Role of Maternal Nutrition in the Health Outcomes of Mothers and Their Children: A Retrospective Analysis
Ping Zhang, Jingguo Wu, Nan Xun
Department of General Practice, The First Affiliated Hospital of Sun Yat-sen University, Guangzhou, Guangdong, China (mainland)
Med Sci Monit 2019; 25:4430-4437
Low nutrition status of mothers plays an important role in increasing the prevalence of poor pregnancy outcomes. Poor pregnancy outcomes are the most common in the Guangzhou region of China. The objective of the study was to evaluate the role of maternal nutrition in the improvement of health outcomes for mothers and their children in the Guangzhou region of China.
MATERIAL AND METHODS: In this study, pregnancy medical records of women were analyzed. Data related to questionnaires which had been provided during hospital stays for nutritional consumption were gathered. Demographic characteristics and health outcomes of mothers and their children were recorded. Correlations of health outcomes with maternal nutrition were tested with respect to Z-scores at 95% confidence level.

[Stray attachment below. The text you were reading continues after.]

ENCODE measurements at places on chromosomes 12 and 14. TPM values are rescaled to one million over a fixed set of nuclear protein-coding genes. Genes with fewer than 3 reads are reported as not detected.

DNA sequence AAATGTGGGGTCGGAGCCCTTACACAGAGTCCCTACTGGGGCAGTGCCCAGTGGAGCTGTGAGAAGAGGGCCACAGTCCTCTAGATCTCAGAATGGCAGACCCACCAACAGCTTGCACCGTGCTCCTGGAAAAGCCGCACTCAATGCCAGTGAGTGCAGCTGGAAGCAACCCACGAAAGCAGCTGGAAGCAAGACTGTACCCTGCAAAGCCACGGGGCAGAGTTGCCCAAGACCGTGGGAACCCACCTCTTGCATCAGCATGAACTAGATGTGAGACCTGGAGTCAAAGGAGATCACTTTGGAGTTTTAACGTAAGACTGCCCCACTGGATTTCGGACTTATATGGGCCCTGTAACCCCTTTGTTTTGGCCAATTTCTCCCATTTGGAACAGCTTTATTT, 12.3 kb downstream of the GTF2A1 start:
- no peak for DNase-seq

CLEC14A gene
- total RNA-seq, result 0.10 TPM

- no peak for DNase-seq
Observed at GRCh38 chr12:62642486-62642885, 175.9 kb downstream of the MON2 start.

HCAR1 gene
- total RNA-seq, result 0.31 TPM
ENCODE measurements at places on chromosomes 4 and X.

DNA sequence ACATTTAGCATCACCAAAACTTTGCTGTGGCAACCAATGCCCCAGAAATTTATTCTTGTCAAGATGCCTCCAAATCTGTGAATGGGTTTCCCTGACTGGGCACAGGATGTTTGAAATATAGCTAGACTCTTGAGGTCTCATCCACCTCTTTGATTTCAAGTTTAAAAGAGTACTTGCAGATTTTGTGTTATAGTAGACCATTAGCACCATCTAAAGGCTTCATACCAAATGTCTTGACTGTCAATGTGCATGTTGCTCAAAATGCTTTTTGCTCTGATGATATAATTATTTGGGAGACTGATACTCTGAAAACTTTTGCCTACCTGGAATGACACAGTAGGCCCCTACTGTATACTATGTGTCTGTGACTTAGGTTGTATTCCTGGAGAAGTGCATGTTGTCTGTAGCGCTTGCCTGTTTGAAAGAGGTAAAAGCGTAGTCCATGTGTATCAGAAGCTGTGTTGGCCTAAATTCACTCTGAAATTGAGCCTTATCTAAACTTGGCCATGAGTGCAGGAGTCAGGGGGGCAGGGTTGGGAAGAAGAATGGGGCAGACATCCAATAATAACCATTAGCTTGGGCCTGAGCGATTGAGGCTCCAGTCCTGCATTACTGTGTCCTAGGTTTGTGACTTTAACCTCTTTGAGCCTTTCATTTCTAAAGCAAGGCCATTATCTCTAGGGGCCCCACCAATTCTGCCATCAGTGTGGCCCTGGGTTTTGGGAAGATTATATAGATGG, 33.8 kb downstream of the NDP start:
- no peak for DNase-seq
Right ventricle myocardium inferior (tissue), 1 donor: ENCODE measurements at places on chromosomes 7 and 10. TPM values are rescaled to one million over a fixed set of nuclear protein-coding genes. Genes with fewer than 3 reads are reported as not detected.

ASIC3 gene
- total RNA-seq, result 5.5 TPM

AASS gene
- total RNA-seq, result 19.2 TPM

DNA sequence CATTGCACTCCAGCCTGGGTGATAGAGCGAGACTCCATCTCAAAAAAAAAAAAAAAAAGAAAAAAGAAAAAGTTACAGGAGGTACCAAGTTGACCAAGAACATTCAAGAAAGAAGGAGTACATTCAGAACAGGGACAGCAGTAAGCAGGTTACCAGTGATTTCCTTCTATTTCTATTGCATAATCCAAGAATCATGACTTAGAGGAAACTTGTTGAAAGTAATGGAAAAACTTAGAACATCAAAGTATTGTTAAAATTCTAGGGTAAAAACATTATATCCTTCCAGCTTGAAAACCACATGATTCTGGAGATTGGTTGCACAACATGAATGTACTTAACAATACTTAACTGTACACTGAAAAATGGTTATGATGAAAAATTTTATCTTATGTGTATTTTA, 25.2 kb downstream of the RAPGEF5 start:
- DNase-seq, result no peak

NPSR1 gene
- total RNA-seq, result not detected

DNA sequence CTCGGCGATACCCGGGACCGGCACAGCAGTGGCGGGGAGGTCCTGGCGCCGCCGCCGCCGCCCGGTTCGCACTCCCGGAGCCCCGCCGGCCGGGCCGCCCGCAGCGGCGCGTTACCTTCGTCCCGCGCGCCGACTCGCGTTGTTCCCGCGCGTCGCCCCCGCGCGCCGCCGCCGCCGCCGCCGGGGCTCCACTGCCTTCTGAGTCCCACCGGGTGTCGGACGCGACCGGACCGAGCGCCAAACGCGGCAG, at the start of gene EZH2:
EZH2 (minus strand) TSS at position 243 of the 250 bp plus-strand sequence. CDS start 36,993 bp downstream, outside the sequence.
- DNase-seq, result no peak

RESULTS: Based on the health outcomes of mothers and their children, the study divided participants into 2 groups. The first group was mothers and their children with good health outcomes (live births with weighing ≥2.5 kg; the GHO group, n=130) and the second group was mothers and their children with poor health outcomes (miscarriage or premature birth with weighing less than 2.5 kg; the PHO group, n=70). These results showed positive correlation between financial status of the mother (salaried, P<0.001), maternal body mass index (P=0.001), maternal nutrition (P<0.001), maternal education (in years, P<0.001), and maternal age (P=0.004)) with health outcomes of mothers and their children.
CONCLUSIONS: The financial status of the mother, maternal nutrition, maternal age, and maternal education were the key determinants for predicting health outcomes of mothers and their children.
Keywords: Child, Educational Status, Maternal Age, Maternal Health Services, Public Health Administration